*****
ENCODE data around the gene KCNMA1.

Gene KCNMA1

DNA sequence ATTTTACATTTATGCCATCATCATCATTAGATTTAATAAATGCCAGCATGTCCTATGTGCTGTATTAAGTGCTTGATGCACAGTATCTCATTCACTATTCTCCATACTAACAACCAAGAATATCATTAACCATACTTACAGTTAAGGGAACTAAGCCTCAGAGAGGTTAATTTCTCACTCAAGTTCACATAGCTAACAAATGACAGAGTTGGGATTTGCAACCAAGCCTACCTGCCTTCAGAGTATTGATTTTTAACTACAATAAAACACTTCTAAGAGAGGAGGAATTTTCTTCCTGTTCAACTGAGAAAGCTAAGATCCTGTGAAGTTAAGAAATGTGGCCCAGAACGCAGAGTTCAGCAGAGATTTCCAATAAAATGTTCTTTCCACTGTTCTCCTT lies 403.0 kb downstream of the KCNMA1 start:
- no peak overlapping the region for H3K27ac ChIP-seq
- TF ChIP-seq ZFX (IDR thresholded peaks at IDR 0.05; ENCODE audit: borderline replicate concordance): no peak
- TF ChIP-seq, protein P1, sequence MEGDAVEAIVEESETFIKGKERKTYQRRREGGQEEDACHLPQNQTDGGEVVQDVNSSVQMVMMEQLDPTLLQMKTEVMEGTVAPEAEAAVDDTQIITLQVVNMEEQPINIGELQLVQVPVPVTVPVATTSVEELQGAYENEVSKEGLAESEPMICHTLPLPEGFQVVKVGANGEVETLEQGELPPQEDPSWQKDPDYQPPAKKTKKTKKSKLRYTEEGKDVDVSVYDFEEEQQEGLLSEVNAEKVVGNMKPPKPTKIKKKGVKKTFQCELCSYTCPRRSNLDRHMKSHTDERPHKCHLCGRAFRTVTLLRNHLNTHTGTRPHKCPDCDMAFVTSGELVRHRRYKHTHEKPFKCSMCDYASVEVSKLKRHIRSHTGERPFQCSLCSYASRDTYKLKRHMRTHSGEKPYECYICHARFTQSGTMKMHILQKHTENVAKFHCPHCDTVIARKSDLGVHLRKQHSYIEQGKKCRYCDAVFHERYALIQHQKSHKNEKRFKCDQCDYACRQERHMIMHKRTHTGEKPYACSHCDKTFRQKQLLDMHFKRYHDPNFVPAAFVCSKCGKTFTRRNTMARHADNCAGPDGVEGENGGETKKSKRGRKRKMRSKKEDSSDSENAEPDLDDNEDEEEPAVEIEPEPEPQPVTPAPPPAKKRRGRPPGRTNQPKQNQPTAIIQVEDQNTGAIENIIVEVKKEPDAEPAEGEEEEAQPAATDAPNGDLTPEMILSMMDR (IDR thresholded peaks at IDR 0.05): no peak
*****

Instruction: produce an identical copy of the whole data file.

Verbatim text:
ENCODE data around the gene KCNMA1.

Gene KCNMA1

DNA sequence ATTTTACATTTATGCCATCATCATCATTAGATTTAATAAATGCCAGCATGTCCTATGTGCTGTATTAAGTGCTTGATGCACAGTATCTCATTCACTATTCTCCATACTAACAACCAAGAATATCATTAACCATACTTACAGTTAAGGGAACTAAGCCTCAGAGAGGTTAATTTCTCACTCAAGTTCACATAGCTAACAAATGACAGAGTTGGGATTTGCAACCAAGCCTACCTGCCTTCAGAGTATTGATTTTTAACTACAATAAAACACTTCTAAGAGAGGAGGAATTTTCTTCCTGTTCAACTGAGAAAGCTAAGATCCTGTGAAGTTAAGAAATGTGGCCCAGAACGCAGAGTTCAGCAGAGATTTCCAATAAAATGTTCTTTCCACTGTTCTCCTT lies 403.0 kb downstream of the KCNMA1 start:
- no peak overlapping the region for H3K27ac ChIP-seq
- TF ChIP-seq ZFX (IDR thresholded peaks at IDR 0.05; ENCODE audit: borderline replicate concordance): no peak
- TF ChIP-seq, protein P1, sequence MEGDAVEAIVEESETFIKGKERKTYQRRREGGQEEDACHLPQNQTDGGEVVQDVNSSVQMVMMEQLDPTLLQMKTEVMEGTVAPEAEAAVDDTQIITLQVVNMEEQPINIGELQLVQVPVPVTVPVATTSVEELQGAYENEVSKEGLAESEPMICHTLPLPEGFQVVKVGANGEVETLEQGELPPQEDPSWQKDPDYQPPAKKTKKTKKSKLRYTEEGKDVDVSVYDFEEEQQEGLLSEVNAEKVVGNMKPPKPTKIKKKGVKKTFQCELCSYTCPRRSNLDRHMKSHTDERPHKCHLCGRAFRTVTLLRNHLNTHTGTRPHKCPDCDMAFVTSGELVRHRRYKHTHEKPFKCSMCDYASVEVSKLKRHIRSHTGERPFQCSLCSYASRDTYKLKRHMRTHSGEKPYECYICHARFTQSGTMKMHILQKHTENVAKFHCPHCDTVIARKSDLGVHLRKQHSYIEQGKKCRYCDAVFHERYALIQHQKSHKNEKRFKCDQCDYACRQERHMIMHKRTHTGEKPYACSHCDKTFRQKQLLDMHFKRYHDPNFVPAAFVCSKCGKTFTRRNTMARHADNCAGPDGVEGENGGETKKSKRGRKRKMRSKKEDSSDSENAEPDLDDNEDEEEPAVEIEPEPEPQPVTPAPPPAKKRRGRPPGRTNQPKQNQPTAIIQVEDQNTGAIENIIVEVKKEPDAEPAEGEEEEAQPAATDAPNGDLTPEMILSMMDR (IDR thresholded peaks at IDR 0.05): no peak